- Is there a pattern to the way I feel caused by my beliefs?
- Is there a pattern to the way I feel caused by my work?
Take the time to process your response to these 4 questions. They could become powerful in every aspect of your life.
3. Notice it
When we become aware of our surroundings, our situation and the way they make us feel we need to learn to notice the impact of these things.
Not to start moaning at ourselves and berating us for being lazy, thick, stupid, sloppy, etc, just to notice. Above is about noticing the patterns we create, and this skill is about noticing how it impacts on you.
- How does it make you feel?
- How does it make you act?
- How does it make you behave?
- How does it make you think?
At this stage you don’t have to think, do, say or act any differently just notice what happens in stressful situations.
4. Measure it
Peter Drucker famously says,
“If you can’t measure it, you can’t improve it.”
Therefore when you start to notice how you feel, act and behave in stressful times and have understood more about the way it impacts on you, you are then in a position to create a benchmark graph.
5. Be honest about it
In stressful situations, we can find ourselves with our heads down in the proverbial sand, with our hands over our ears yelling “la, la, la, la, la”.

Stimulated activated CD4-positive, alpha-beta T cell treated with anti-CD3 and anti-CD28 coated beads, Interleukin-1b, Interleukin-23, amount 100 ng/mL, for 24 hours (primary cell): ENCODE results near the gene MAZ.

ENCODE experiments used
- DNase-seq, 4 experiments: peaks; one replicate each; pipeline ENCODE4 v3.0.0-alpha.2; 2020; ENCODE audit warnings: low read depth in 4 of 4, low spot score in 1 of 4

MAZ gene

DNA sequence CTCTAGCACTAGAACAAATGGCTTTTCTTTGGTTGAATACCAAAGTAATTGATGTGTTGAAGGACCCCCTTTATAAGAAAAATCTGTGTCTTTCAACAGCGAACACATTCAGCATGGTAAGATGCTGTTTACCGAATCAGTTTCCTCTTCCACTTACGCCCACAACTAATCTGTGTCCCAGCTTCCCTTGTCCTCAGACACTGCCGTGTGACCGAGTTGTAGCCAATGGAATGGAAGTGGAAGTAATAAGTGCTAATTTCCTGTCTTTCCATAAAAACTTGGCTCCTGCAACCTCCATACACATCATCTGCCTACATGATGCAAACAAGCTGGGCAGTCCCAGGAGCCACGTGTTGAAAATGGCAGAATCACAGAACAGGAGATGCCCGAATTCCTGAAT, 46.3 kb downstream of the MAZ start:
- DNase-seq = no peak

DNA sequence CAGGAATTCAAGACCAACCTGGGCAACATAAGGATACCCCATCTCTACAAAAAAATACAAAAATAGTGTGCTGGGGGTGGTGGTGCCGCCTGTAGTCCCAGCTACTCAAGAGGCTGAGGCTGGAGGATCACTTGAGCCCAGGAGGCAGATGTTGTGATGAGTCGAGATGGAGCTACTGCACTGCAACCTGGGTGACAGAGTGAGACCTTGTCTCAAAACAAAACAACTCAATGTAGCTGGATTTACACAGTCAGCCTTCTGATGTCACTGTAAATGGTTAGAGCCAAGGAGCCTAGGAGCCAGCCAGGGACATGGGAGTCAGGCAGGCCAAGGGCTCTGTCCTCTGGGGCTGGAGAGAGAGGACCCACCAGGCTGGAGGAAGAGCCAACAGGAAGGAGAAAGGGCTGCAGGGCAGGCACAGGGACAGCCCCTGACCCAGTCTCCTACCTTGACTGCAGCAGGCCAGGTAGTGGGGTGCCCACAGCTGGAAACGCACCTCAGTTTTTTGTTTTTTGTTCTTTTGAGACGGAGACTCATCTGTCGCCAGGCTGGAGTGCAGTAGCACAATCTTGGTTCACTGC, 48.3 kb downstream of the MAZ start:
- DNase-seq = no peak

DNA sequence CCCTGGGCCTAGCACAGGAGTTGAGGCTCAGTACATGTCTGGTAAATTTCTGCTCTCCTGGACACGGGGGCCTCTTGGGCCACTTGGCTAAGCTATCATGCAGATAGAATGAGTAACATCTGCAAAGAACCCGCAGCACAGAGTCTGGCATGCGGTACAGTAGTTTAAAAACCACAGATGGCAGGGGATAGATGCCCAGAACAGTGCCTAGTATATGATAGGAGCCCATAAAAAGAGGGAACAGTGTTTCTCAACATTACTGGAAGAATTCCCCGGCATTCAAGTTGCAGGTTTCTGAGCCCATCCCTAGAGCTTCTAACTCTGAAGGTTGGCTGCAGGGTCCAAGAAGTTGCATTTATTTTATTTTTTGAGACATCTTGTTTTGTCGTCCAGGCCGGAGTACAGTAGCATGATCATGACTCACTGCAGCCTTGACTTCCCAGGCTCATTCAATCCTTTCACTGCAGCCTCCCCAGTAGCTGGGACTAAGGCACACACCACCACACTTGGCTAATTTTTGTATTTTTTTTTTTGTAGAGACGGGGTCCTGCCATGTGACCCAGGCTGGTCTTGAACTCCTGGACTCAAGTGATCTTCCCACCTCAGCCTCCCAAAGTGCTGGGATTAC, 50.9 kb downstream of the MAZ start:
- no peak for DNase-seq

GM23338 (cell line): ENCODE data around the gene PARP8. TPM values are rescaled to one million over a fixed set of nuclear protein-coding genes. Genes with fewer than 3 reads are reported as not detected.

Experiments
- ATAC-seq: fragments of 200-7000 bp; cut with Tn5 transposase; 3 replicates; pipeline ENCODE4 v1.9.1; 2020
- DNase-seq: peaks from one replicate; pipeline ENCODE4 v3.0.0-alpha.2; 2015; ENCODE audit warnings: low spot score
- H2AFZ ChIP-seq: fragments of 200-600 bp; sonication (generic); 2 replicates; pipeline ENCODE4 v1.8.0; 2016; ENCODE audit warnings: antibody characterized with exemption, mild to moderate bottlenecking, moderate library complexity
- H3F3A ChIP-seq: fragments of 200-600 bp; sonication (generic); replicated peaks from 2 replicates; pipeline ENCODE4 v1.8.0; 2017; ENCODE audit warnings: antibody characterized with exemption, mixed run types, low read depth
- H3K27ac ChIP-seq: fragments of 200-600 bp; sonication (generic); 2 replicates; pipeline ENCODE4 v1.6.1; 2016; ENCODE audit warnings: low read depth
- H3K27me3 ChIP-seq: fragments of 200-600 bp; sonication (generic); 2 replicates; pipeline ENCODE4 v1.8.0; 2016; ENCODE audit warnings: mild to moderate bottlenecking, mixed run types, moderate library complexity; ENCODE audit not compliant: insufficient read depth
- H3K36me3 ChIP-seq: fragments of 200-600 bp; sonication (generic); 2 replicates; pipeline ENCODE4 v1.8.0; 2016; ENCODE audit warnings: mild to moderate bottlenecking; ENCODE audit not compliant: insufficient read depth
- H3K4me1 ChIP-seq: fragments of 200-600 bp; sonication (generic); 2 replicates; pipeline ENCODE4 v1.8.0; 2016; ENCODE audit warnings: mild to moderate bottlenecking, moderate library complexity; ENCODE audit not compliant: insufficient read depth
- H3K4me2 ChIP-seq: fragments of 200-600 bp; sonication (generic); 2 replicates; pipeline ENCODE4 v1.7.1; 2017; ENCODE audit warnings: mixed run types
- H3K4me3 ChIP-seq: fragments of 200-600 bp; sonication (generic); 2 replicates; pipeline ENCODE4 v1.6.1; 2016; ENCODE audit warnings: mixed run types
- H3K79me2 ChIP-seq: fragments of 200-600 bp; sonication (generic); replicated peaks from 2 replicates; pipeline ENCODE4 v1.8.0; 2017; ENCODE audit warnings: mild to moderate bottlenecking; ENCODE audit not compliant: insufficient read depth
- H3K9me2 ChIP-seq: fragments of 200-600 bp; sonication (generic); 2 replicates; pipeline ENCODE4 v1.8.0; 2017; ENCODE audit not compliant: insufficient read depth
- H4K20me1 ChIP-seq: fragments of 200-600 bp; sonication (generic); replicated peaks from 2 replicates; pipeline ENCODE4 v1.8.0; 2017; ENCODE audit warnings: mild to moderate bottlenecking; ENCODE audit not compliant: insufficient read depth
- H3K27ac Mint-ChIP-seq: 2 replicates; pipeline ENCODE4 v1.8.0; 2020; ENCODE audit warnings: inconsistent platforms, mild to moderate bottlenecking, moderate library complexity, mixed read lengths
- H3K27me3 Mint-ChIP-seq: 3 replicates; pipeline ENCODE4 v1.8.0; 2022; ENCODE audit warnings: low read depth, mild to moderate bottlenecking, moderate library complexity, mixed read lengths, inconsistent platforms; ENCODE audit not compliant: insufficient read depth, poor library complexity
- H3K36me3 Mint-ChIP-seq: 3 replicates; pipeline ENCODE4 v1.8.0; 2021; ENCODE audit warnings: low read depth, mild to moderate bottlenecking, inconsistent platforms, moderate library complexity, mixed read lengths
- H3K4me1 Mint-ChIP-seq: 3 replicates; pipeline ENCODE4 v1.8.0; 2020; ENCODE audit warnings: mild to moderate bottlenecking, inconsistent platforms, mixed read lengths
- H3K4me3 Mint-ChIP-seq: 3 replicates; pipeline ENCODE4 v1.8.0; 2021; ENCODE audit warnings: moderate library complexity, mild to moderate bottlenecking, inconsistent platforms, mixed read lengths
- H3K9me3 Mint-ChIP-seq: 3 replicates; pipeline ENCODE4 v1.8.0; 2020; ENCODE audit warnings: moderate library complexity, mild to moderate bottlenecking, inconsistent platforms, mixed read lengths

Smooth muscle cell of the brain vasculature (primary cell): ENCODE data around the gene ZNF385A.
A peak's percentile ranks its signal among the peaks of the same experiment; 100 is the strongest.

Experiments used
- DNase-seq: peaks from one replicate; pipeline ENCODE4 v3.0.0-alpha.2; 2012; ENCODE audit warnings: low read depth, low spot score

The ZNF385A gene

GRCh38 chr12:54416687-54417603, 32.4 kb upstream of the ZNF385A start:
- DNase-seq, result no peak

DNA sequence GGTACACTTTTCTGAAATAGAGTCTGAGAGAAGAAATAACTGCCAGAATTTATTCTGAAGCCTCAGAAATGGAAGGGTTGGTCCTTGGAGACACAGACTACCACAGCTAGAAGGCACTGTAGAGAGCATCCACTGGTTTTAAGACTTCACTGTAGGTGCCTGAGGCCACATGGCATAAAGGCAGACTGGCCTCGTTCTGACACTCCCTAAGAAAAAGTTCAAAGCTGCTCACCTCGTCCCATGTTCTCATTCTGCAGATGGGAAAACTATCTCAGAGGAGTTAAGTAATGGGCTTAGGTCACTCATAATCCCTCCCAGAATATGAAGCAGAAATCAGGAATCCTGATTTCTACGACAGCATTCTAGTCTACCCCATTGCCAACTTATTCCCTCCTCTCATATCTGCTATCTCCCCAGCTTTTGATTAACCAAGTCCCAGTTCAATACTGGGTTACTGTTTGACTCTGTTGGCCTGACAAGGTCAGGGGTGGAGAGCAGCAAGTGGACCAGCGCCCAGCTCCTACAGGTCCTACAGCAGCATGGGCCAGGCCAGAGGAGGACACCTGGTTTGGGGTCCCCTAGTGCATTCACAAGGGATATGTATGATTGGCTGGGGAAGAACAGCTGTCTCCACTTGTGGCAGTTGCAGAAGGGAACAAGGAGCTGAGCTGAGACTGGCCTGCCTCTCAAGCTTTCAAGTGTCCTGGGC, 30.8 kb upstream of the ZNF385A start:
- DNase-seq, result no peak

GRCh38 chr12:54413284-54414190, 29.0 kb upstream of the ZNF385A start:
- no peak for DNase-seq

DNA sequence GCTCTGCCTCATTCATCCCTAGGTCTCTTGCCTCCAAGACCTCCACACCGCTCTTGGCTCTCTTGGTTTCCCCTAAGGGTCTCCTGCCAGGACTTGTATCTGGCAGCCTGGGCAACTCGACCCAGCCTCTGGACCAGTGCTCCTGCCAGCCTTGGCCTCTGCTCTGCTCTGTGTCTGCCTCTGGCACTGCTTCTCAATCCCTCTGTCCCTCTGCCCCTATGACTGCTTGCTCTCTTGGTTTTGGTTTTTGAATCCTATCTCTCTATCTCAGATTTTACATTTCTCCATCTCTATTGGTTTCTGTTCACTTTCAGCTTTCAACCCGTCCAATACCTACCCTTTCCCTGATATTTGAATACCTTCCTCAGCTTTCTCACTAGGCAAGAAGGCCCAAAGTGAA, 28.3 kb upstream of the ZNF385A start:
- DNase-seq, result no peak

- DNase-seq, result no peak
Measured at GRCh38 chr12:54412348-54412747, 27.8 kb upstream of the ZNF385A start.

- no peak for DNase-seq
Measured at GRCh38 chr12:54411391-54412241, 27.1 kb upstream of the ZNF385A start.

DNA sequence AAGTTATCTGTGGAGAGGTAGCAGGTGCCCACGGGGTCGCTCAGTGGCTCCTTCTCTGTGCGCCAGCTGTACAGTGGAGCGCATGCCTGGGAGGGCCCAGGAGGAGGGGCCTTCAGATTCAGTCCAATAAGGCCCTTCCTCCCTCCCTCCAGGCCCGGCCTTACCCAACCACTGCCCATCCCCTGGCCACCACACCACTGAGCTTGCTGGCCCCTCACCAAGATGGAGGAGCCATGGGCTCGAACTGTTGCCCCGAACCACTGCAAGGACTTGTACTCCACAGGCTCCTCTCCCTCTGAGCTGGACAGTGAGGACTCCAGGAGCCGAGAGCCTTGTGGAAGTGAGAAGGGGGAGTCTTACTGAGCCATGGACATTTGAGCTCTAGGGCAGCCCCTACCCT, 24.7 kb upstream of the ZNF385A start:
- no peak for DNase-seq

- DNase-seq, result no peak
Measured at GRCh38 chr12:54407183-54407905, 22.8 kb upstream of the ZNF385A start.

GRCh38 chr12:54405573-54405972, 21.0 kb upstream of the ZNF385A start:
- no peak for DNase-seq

While as kids that’s hilarious to watch kids do that, as we grow up it’s a bit of an ice cold slap in the face that not being honest doesn’t fix anything and stops us from changing things. Be honest as you create the above bench mark graph.
Being honest is a powerful thing. When you’re honest with yourself, you raise self awareness and anyone looking to achieve anything in the 21st century is going to be determined to improve their own self awareness as we are starting to appreciate the power this can have.
Although Tasha Eurich shares some scary research on this. Tasha Eurich, author of Insight; Why we’ve not as self aware as we think and how seeing ourselves clearly helps us succeed at work and in life says in an interview for Harvard Business Review that “95% of people believe they’re self-aware, however only about 10-15% actually are.” Adding “The joke I always make is that on a good day, 80% of us are lying to ourselves about whether we’re lying to ourselves.”
6. Be honest to your world
In stressful times, it is not just important to be honest to ourselves, it’s important that you’re honest to those that are in your world. Some find that they can do this in their personal life but wouldn’t dream of saying anything at work; whereas others bottle it all up, with a smile and a lie that says “I’m fine.”
7. If you aren’t fine, say it.
You don’t have to turn into a moaning black cloud of doom, but being honest helps you and other people.
Showcasing your own limitations and stress can help other people to see the human that you are. We feel more connected to those that share honestly and are more likely to want to help them and at the very least probably less likely to add more to your work load.
I worked with someone that was petrified that work would find out how much they were struggling with the work load. This is what the conversation went like (and I’m sharing it so you can ask yourself similar questions):
Client: “I’m really struggling to hold it together.”
Me: “Have you told anyone?”